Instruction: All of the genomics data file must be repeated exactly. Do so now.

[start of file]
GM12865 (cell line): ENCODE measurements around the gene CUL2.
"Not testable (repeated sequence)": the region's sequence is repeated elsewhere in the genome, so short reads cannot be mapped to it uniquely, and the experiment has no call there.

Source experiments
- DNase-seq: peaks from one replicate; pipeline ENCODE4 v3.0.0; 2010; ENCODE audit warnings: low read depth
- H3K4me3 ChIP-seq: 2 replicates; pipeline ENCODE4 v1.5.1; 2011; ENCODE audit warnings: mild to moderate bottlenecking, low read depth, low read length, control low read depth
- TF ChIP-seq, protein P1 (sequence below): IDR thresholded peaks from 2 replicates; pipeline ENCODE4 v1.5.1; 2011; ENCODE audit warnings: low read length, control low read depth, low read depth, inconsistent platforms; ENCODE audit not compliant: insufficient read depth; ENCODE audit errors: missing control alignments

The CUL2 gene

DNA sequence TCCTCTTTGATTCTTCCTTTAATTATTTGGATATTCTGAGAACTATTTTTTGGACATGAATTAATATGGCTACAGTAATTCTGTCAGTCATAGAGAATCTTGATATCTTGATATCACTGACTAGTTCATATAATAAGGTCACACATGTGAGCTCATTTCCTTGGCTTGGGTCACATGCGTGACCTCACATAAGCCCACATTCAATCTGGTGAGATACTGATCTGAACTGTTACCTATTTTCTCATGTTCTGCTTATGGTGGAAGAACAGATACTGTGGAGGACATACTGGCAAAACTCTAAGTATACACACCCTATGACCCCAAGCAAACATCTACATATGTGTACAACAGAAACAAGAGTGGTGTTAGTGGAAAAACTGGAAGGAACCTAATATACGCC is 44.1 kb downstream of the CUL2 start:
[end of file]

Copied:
GM12865 (cell line): ENCODE measurements around the gene CUL2.
"Not testable (repeated sequence)": the region's sequence is repeated elsewhere in the genome, so short reads cannot be mapped to it uniquely, and the experiment has no call there.

Source experiments
- DNase-seq: peaks from one replicate; pipeline ENCODE4 v3.0.0; 2010; ENCODE audit warnings: low read depth
- H3K4me3 ChIP-seq: 2 replicates; pipeline ENCODE4 v1.5.1; 2011; ENCODE audit warnings: mild to moderate bottlenecking, low read depth, low read length, control low read depth
- TF ChIP-seq, protein P1 (sequence below): IDR thresholded peaks from 2 replicates; pipeline ENCODE4 v1.5.1; 2011; ENCODE audit warnings: low read length, control low read depth, low read depth, inconsistent platforms; ENCODE audit not compliant: insufficient read depth; ENCODE audit errors: missing control alignments

The CUL2 gene

DNA sequence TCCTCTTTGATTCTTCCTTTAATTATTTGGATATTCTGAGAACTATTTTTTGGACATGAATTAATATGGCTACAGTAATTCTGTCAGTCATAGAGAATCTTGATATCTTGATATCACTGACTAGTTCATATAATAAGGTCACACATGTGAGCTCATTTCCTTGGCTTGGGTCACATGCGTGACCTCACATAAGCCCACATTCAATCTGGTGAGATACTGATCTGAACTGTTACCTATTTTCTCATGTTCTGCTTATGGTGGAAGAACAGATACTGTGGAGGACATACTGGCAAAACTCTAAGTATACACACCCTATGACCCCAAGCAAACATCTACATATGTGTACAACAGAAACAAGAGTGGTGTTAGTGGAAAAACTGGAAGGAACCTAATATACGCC is 44.1 kb downstream of the CUL2 start: